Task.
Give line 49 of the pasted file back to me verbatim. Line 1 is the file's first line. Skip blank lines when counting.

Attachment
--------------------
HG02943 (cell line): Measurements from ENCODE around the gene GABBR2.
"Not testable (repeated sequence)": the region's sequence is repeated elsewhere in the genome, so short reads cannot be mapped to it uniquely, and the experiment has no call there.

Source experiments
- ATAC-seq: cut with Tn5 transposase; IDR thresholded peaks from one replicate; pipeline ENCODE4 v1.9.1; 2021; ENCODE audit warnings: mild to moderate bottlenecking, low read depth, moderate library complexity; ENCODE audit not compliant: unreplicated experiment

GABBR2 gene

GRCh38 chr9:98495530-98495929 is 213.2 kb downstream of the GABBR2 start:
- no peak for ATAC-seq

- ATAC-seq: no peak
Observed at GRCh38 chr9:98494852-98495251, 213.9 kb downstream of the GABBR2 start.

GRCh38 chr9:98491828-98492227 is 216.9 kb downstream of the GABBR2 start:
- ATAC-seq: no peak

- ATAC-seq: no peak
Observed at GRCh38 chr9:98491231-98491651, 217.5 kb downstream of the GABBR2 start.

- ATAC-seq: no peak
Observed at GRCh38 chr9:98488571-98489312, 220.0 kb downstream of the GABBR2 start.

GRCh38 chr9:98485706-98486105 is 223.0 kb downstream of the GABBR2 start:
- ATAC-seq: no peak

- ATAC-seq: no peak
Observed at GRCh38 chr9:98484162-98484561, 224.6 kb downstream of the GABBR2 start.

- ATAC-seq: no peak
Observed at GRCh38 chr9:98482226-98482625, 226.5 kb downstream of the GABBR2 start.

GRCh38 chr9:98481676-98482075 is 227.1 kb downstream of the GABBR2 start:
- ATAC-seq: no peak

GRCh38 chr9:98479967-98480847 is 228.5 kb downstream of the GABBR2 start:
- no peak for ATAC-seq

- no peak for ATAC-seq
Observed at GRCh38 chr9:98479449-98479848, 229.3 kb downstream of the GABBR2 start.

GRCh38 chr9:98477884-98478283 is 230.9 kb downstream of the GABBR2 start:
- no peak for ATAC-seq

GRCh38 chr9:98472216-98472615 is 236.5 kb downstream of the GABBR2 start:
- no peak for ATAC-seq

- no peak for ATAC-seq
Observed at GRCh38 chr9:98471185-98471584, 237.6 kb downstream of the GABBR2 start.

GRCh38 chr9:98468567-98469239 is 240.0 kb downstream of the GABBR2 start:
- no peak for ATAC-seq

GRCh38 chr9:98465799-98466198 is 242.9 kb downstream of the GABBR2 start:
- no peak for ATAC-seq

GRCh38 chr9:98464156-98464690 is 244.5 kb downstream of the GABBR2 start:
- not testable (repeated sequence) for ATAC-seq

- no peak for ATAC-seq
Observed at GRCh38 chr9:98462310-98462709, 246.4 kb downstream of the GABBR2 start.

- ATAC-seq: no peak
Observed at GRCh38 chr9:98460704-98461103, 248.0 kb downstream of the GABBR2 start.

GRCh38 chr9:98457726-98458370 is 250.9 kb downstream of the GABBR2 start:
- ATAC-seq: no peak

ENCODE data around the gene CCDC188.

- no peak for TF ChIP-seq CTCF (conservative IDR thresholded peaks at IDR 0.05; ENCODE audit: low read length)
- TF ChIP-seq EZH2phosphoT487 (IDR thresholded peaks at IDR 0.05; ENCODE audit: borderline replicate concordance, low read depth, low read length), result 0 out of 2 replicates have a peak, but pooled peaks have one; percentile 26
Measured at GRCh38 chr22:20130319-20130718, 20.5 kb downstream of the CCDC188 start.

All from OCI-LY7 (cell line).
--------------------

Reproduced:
Measured at GRCh38 chr22:20130319-20130718, 20.5 kb downstream of the CCDC188 start.